By Shelby Miller

The Supply Chain of Everything: What You Should Know About Air Travel, But Probably Don’t

Who doesn’t like to travel? The joy of experiencing something new, someplace unfamiliar is always exciting. Add International travel to that mix, and you get more than what you ask for! The culture, food, people, and place, all become part of an experience that is hard to forget.

I have been fortunate to travel with my family, to a number of really cool places.  Additionally, my role as a Supply Chain Consultant, requires that I frequently travel to support the needs of my clients.  Although I do get around via trains, boats, buses and cars, most of my travel is by air.  Booking air travel can be cumbersome, not just for us frequent travelers, but also for the people working behind the scenes.

I am no authority when it comes to air travel, so to get you a credible behind the scenes look, I have partnered with an expert in the travel field, Carissa Cummings.

Air travel has become a major (in many cases primary) mode of transportation for many travelers. For travelers, the process looks something like this:

In some cases, travel is booked months in advance – sometimes travelers are required to get on a plane at a moment’s notice.

From a Supply Chain (SC) perspective, air travel follows some of the basic fundamentals of – , Source, and Deliver, with the ever-frequent element of change.

 1) Destination & Reservations

As with nearly every supply chain, it all begins with the customer (you, the traveler).  Let’s say, you decide to fly from your nearest airport to Nairobi, Kenya or Paris, France.  Whether you book through a travel agent, a call center or at the ticket counter, reservations are made via a Global Distribution System (GDS).  This system is a network that enables automated transactions between travel service providers, agencies and air carriers.  The primary GDS’s are Sabre, Worldspan and Amadeus.  The GDS is used to view flight availability and for most  carriers and allows agencies to book a reservation directly on a particular airline.  The GDS is different from a Computer Reservation System (CRS) which is the reservation system primarily used by 3rd parties such as Expedia or Travelocity. 

2) Ticket Pricing

Reservations take into account on a number of factors including travel dates, carrier routes, traveler preferences and price considerations.  Fare class is also a determinant – fare class rules are one of the more confusing topics related to buying a ticket. There are multiple levels for each fare class, based on flexibility and restrictions.  For example, if you purchase a 1st class seat, there are four fare classes that could affect the price.  Prices are a function of demand for specific carrier routes (i.e. SFO to Paris direct vs. SFO to London to Paris) and the availability of tickets at each fare class.  The greater the availability at lower fare classes, likely the lower the ticket price.  Keep in mind that many lower fair classes come with restrictions, such as the inability to reserve specific seats prior to the day of travel.

3) Seat Availability, Changes and Delays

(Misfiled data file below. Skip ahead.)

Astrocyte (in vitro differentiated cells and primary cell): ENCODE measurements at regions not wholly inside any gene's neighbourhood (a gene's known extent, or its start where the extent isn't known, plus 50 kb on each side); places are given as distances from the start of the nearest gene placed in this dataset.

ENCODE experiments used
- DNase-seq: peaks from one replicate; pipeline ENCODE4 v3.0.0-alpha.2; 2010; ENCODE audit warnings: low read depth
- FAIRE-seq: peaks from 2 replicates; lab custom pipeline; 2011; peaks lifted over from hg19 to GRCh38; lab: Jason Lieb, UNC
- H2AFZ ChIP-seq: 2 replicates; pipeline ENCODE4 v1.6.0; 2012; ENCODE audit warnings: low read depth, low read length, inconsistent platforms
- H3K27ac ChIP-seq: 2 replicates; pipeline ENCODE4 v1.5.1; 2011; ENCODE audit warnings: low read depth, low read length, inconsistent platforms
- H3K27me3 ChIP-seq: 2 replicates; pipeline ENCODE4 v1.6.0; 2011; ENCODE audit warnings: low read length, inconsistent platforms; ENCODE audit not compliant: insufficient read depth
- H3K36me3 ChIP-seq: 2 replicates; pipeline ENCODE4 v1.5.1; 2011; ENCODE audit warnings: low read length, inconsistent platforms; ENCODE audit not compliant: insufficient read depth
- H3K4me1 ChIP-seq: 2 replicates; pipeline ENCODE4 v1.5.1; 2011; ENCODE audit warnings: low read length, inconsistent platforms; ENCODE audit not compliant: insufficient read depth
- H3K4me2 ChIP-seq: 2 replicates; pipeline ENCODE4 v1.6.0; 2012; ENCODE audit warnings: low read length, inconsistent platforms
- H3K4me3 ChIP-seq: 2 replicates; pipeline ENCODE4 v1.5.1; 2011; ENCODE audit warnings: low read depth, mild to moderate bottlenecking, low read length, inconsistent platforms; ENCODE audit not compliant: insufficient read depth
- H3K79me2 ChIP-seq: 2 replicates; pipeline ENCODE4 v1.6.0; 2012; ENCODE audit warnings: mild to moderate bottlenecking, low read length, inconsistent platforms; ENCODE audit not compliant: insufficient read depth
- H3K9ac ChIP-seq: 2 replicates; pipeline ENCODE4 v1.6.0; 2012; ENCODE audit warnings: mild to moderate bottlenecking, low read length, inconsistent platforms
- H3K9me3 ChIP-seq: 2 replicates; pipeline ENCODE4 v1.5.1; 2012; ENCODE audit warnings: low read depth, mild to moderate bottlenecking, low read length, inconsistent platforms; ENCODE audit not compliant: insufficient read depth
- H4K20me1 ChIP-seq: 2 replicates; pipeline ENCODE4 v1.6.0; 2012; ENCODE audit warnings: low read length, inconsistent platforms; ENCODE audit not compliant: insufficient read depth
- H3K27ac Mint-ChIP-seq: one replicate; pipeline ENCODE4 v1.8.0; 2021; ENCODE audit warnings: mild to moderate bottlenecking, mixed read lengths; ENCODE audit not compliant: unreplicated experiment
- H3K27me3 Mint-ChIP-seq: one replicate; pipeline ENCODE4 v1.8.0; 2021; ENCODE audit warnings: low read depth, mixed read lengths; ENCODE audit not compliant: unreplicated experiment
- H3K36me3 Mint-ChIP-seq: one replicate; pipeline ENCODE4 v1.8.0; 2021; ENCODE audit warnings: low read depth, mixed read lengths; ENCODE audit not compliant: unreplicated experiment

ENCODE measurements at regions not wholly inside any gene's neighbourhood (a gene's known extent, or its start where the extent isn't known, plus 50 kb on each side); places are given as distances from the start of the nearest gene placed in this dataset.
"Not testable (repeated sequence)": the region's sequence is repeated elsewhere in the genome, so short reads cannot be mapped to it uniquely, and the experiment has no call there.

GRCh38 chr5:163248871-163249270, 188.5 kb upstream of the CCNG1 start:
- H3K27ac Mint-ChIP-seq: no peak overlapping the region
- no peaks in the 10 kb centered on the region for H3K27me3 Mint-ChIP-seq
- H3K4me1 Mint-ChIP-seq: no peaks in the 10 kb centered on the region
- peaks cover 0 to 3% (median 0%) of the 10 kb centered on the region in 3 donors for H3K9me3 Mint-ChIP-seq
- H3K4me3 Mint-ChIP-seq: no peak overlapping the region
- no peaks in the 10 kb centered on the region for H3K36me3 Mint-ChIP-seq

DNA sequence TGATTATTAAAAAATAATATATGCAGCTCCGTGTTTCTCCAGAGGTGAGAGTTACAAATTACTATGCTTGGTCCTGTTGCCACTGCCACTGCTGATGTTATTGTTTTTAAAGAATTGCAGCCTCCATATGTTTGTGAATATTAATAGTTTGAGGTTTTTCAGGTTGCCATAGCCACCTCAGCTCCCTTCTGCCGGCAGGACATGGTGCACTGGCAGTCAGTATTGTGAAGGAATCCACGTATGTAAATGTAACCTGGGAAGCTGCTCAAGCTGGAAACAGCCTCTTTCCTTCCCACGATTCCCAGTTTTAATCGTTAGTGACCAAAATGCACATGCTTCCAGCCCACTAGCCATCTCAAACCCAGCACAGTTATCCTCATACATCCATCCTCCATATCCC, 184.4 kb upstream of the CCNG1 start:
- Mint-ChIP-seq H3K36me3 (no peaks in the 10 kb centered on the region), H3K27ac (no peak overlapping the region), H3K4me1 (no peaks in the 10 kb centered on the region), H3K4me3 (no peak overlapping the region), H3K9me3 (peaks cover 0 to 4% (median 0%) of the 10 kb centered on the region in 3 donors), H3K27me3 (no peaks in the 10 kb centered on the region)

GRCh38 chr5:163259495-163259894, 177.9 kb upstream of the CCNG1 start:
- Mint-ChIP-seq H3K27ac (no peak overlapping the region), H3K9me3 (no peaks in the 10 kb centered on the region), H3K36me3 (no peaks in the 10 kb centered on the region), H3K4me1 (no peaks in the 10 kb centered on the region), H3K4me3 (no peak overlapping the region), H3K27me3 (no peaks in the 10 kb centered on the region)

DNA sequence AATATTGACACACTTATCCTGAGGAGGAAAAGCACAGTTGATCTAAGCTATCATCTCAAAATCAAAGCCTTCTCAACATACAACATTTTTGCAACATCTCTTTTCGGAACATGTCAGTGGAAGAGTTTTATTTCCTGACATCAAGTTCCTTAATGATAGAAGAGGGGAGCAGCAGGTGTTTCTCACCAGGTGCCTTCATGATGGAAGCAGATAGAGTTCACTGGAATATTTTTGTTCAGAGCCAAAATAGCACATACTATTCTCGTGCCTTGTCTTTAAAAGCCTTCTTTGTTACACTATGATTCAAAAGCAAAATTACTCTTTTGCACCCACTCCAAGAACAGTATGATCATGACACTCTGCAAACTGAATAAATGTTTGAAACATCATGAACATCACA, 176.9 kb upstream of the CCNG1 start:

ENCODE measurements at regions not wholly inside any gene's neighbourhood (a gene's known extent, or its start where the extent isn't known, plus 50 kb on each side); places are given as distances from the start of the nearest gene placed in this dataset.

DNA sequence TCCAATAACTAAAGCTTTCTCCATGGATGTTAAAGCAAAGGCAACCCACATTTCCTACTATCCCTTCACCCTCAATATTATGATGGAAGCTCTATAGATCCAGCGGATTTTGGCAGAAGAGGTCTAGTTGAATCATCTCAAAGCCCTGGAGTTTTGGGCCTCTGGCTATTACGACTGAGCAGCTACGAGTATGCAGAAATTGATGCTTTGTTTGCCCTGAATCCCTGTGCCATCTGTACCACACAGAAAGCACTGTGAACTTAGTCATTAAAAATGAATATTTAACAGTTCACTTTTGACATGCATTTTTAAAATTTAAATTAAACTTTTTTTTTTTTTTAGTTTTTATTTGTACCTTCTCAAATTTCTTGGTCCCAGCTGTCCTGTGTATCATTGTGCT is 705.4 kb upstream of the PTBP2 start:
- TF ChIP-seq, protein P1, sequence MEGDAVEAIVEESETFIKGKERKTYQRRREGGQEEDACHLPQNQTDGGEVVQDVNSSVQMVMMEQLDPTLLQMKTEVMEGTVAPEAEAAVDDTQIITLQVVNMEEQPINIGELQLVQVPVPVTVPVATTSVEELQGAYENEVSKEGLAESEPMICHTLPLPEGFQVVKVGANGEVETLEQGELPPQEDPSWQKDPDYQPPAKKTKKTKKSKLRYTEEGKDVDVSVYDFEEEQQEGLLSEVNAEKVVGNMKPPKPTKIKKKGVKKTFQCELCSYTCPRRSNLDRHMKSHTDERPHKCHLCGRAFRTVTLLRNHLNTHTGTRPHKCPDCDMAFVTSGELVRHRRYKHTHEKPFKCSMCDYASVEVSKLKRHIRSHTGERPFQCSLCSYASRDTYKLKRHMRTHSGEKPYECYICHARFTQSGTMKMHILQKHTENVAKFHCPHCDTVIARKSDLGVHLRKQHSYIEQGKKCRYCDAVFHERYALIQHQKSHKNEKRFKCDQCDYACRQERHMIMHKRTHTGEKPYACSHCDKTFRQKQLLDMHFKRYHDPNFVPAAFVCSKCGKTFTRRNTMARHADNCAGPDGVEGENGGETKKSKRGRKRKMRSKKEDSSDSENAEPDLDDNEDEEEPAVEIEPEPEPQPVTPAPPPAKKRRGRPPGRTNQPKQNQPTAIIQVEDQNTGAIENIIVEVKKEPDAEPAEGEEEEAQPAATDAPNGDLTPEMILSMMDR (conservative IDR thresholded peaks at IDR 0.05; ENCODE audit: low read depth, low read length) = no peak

An area of curiosity for many of us is, given there are only so many seats available on an airplane, why do flights end up overselling?  Overselling seats on flights is a common practice that allows airlines to ensure that as many of the seats (preferably all) are occupied.  The more open seats, the less profitable the flight.  High demand routes regularly oversold. Furthermore, given the amount of last minute passenger flight changes, air carriers often have enough seats to accommodate passengers. 

In the event that the flight is truly oversold (more passengers are booked and show up for the flight than there are seats available), airlines typically offer vouchers at increasing dollar amounts, to entice passengers who have flexible schedules to take alternate flights.  This is typically done prior to passengers being assigned seats and boarding the plane.  If there are still more passengers than available seats, passengers are “bumped” based on a number of factors.  Passengers on standby, those with lower fare class seats, those with lower loyalty status and those who booked via 3rd parties, are often bumped first.  Sometimes, it’s worth it to pay for a higher fare class ticket – especially on a popular route.  

In the case of a delayed flight, although there are a number of factors, the two primary ones that contribute most are weather related and mechanical issues.  These delays have a significant impact on the air carrier’s ability to deliver passengers to their destinations on time.  Moreover, a single delay can cause a ripple effect on the entire network of planes, which could take DAYS for the air carriers to work through. Fascinating and Frustrating!

Despite these challenges, the airline industry – travel agents, air carriers and the myriad employees who work behind the scenes, do a good job working through the complexities of the supply chain, to routinely get millions of travelers to their destinations. 

So, the next time you are planning air travel, consider the supply chain that allows you to get to/from your destinations, safely.  

About the Author:

Shelby Miller

Vice President
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